Tosca CakePosted: May 19, 2012
Those of you who tune into my ramblings on Twitter might have noticed the little glitch I had with this recipe earlier in the week. I was baking from a Swedish recipe, and relying on Google Translate to, if not translate it fluently, then at least be consistent. Unfortunately, this wasn’t the case. What started as “2dl” in the original recipe was translated as “2 cups”, but “3dl” was translated as “3dl” (decilitres, i.e. 300ml-by-volume). Needless to say, there’s a world of difference between 200ml and 2 cups (470ml), and so the first version ended up in the bin.
Cue rant by me to long-suffering husband about untested recipes and the failures of Google Translate before I discovered, by comparing the original recipe with others I had found, the cause of the baking disaster. Success soon followed.
I’m really pleased that it did too, because I’ve been wanting to make this cake for some time. It’s a huge family favourite in Scandinavia and Germany, but surprisingly, I’ve not managed to find it in any Italian recipes from Tuscany, which is where it is supposed to have originated. However, Torta di Nonna looks as though it might be a long-lost cousin (& also looks fab & is on the ‘To Do’ list!).
The cake itself is a vanilla sponge, made via a slightly unusual method, but the crowning glory, in more ways than one, is the topping that’s baked onto it – a deliciously crunchy mixture of caramel and flaked almonds that is poured over the cake for the last 10 minutes of baking.
I found other variations out there, using the addition of fresh fruit, so I also whipped up an apple version this week. Personally, I thought the fruit version the best, but my valiant taste testers (husband’s work colleagues) voted the original just squeaked in as the favourite. I’ll post details of the variation below.
It’s a quick bake too – less than an hour from start to finish – so lets get cracking!
150g unsalted butter
225g caster sugar
3 large eggs
2 tsp vanilla extract
225g plain flour
1.5tsp baking powder
100g unsalted butter
100g caster sugar
60ml double cream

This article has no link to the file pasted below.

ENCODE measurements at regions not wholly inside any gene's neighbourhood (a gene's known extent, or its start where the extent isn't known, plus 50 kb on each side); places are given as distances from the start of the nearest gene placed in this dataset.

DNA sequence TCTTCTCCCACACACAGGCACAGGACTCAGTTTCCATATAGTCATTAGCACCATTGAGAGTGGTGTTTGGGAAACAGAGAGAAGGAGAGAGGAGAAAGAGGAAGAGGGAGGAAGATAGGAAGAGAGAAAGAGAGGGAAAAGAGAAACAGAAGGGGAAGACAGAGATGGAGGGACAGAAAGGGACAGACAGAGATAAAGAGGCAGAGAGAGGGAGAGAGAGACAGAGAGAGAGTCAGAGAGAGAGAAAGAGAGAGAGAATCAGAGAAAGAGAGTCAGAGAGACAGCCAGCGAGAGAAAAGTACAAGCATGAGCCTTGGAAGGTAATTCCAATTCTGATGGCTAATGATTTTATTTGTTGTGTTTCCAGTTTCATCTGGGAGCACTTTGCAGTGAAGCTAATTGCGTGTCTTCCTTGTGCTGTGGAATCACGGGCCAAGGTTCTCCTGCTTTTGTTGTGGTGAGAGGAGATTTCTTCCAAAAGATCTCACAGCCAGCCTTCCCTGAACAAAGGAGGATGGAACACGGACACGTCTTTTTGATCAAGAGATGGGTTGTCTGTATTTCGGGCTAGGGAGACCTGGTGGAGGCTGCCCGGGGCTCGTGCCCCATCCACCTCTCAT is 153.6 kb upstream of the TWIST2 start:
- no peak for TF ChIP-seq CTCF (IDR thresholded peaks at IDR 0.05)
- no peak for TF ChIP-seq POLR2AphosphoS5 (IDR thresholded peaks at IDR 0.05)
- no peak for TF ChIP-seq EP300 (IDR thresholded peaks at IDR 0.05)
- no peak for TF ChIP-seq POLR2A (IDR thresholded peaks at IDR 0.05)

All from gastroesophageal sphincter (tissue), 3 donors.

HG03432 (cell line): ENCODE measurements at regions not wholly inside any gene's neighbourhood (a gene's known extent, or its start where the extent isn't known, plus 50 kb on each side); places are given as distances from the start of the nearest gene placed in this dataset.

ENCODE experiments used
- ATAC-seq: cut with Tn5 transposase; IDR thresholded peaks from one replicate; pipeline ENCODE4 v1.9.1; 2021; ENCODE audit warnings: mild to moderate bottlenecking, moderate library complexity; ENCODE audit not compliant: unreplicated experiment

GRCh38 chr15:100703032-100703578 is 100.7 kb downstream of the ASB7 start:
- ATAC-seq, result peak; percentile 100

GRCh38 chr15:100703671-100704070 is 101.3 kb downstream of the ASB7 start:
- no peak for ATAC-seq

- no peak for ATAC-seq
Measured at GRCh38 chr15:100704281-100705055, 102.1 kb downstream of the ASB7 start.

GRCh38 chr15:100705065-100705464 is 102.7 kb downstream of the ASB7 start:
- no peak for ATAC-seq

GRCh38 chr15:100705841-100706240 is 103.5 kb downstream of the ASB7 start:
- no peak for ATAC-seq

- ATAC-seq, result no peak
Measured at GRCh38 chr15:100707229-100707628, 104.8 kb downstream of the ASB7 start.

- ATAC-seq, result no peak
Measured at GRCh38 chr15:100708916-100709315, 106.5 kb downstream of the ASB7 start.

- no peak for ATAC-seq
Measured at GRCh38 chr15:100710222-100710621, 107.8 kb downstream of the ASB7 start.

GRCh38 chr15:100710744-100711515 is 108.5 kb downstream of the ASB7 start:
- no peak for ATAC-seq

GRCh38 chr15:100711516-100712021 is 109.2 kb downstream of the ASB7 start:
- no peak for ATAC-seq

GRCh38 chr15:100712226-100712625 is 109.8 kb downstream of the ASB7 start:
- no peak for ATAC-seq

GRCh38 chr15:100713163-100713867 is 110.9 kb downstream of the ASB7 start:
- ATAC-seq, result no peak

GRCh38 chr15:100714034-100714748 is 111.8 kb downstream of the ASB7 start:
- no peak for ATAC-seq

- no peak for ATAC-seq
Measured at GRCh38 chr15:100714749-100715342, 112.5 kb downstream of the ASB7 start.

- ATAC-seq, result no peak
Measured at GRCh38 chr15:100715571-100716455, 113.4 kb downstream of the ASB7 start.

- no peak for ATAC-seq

120g flaked almonds
- Preheat the oven to 180°C, 160°C Fan.
- Prepare a 24cm spring-form tin with parchment paper on the base and a double layer of parchment around the insides.
- Melt the butter and set aside.
- Cream the sugar, vanilla and the eggs until light and frothy (5-10 minutes).
- Sift the flour and baking powder together, then gradually add into the mixture whilst stirring.
- Mix in the milk.
- Pour in the liquid butter and mix to combine.
- Pour mixture into the prepared pan and bake for 30 minutes. Gently turn the cake after 20 minutes, to ensure even cooking.
- While the cake is baking, prepare the topping
- Put all the ingredients except the almonds into a small saucepan and heat gently, stirring, until the butter and sugar have melted and the mixture has thickened.
- Keep warm over extremely low heat until required.
- After 30 minutes remove the cake from the oven.
- Increase the oven temperature to 225°C, 200°C Fan.
- Stir the almonds through the caramel and pour over the top of the cake.
- Put the cake tin on a baking tray and return it to the oven for 10 minutes. The baking tray will help prevent the bottom of the cake from burning while the topping becomes golden brown. I forgot this little detail with the cake in the photograph and you can see where it’s started to scorch 😦
- Remove the cake from the oven. The topping will be golden and bubbling.
- Allow to cool in the tin for 10 minutes, then remove and cool on a wire rack.
 For the fruit variation, use soft light brown sugar in both the cake and the topping. Just before it goes into the oven, scatter 2-3 Braeburn apples or pears (peeled, cored, chopped into 2cm pieces) over the batter. For the topping, use 40g each of flaked almonds, pistachios and un-skinned hazelnuts roughly chopped. NB The cake might need baking for 5-10 extra minutes before adding the topping – depends on your oven. The fruit pieces add moisture to the mix and so bear this in mind. If the top of the cake is wobbling, give it a little longer.